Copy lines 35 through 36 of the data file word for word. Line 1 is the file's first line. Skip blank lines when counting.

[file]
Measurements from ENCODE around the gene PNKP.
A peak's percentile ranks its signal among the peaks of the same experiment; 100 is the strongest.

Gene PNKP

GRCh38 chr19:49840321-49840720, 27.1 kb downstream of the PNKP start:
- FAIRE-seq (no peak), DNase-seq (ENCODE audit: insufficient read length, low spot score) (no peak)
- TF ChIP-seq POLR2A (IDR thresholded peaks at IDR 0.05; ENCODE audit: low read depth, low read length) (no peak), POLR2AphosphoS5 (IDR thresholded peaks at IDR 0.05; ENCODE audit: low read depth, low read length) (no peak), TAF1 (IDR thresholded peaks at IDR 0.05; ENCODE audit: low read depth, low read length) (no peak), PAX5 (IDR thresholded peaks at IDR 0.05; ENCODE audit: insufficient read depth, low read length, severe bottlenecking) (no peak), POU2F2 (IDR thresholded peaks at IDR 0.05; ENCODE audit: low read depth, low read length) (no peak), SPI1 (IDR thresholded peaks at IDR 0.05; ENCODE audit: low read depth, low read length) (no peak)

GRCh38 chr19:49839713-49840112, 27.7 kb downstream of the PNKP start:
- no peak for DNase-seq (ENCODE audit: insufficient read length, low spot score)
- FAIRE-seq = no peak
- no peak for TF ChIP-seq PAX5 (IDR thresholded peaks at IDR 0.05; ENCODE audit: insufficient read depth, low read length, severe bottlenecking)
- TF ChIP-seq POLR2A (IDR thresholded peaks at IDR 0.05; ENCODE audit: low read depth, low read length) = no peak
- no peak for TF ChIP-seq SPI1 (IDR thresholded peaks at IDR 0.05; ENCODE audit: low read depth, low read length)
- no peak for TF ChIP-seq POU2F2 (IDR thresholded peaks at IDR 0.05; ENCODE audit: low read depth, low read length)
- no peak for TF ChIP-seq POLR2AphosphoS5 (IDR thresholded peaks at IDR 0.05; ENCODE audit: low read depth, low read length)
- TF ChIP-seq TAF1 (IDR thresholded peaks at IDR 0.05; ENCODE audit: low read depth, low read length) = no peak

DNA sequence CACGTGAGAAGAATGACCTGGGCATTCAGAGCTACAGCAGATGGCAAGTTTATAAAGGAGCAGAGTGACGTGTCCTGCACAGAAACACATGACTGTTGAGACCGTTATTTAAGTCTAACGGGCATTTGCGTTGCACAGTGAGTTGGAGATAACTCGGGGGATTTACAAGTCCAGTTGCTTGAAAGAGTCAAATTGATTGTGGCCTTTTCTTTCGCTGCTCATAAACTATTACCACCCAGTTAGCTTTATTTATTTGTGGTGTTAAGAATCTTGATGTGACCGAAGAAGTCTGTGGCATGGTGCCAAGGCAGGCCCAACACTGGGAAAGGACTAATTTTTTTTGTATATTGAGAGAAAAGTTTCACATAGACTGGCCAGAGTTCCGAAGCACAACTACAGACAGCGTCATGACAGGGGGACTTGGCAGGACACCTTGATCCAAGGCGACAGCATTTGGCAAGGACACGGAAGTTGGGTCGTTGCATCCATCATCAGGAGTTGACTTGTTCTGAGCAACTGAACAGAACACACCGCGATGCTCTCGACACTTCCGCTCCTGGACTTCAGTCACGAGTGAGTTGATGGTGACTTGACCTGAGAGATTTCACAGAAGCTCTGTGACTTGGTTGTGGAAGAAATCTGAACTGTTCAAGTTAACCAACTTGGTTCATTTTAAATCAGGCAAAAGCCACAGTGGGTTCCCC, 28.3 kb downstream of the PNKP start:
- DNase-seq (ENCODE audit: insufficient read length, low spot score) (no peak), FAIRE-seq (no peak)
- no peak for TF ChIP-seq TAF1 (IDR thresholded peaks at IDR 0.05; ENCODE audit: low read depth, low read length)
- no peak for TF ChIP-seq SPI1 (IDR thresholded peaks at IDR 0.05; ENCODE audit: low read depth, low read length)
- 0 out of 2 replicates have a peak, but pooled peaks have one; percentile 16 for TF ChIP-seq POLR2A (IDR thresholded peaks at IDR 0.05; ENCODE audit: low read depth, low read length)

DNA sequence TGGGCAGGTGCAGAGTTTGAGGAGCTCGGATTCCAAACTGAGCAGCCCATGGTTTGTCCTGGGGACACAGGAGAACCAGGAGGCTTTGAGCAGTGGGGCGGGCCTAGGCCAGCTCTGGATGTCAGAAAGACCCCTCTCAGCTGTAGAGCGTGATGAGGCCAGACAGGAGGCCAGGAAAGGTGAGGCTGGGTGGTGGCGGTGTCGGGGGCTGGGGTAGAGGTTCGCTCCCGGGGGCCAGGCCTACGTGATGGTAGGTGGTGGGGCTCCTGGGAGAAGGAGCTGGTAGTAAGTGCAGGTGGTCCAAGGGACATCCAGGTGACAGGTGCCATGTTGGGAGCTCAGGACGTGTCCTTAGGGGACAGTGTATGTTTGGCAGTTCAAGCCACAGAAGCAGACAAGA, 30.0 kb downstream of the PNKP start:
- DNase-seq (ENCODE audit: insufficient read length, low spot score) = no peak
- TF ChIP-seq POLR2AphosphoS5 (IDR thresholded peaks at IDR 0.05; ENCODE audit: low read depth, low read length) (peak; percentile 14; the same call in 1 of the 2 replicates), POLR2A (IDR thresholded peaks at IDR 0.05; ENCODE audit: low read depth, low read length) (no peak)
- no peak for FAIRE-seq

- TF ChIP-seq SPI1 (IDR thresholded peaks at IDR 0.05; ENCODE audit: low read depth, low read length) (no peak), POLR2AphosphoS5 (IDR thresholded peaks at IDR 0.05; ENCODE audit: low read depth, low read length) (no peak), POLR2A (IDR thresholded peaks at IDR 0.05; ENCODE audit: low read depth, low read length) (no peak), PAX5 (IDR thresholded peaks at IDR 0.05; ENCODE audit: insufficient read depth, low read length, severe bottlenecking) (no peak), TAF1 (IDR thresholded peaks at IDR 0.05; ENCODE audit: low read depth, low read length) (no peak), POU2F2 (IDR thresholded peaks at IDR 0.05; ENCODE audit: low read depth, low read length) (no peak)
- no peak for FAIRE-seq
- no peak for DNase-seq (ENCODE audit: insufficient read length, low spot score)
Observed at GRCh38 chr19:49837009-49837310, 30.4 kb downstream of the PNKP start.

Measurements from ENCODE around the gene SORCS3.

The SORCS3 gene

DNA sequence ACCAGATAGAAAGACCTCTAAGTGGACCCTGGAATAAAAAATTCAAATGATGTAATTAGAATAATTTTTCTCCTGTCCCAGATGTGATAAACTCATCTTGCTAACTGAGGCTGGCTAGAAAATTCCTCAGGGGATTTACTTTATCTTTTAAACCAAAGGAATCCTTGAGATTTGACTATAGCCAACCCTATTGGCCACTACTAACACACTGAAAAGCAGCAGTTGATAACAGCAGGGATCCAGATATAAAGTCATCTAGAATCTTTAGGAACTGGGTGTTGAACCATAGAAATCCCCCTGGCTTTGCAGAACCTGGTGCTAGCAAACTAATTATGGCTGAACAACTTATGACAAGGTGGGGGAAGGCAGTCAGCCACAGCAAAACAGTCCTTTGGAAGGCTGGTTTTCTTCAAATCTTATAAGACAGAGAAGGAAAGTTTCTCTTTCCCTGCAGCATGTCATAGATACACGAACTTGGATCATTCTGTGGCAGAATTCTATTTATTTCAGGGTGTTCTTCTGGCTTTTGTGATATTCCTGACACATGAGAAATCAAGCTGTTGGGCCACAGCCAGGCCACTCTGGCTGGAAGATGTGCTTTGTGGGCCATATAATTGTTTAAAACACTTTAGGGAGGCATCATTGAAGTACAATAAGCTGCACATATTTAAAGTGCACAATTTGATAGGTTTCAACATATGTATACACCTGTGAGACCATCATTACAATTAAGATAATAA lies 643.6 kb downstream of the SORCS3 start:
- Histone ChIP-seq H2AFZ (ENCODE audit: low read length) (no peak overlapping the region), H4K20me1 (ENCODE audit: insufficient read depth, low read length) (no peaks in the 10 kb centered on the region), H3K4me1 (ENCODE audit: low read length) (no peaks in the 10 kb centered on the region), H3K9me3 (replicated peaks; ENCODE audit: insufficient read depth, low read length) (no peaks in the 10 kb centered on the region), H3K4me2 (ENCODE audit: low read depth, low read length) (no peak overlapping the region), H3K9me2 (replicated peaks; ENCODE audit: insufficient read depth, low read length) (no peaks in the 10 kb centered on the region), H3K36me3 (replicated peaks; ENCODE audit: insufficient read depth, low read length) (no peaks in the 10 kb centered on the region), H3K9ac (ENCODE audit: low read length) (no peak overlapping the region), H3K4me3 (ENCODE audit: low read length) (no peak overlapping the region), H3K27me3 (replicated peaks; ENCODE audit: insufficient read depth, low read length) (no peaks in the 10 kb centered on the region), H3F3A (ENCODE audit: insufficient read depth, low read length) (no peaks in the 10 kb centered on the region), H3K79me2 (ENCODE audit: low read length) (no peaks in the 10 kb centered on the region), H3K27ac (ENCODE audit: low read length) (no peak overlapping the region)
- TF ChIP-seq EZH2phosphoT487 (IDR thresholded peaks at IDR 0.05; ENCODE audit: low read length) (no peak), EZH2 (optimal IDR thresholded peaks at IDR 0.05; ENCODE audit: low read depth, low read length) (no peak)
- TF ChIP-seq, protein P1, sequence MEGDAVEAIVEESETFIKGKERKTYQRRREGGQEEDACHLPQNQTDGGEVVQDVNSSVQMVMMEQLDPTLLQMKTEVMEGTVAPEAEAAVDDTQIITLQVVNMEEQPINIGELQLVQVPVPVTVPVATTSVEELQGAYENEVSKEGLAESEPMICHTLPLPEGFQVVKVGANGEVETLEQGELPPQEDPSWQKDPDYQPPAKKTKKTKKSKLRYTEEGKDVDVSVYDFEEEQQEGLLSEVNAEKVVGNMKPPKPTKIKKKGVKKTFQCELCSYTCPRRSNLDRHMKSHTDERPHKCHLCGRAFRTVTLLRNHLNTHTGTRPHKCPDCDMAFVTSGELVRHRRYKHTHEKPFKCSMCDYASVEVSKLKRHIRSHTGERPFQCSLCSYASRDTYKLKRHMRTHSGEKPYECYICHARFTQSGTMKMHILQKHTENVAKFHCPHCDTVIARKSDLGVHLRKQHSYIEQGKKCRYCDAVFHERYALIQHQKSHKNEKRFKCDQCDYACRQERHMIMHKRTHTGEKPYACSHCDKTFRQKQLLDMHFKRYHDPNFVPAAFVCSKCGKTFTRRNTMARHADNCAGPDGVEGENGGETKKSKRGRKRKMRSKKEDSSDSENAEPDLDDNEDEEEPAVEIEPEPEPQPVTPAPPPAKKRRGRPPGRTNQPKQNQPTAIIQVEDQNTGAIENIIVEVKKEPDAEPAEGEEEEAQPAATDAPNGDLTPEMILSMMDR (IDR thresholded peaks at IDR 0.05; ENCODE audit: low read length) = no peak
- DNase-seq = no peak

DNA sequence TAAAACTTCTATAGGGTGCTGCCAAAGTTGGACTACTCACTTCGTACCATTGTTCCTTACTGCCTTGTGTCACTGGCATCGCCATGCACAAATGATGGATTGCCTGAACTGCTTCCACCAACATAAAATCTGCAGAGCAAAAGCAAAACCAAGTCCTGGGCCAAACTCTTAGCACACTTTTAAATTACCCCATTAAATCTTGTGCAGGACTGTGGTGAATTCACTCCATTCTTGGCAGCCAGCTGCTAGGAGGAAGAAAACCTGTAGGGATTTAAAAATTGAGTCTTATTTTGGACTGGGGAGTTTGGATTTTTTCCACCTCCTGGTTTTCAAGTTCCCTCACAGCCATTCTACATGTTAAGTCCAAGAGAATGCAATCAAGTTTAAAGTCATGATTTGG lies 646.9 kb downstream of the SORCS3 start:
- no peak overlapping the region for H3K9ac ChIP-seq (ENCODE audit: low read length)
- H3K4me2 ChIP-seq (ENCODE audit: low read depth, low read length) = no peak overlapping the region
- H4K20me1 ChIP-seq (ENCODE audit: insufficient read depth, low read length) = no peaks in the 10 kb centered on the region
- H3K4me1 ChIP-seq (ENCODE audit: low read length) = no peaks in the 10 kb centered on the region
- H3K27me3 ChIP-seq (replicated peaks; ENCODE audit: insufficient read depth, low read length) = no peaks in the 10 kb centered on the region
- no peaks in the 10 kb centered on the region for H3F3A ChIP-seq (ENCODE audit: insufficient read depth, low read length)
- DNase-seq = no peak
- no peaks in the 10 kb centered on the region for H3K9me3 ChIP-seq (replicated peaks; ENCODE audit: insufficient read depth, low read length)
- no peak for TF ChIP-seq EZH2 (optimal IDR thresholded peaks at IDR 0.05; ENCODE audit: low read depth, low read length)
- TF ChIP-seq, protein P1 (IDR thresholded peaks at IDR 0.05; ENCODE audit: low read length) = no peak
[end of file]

- DNase-seq = no peak

DNA sequence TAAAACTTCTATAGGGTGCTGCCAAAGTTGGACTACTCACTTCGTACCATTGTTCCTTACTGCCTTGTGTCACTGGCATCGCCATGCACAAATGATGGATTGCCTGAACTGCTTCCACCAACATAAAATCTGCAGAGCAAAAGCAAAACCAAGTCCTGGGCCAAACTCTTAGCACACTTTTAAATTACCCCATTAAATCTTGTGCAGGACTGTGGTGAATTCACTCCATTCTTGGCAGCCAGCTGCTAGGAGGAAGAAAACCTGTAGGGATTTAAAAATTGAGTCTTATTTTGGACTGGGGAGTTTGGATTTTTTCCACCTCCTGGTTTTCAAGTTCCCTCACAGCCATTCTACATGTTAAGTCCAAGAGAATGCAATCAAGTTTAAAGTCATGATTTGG lies 646.9 kb downstream of the SORCS3 start: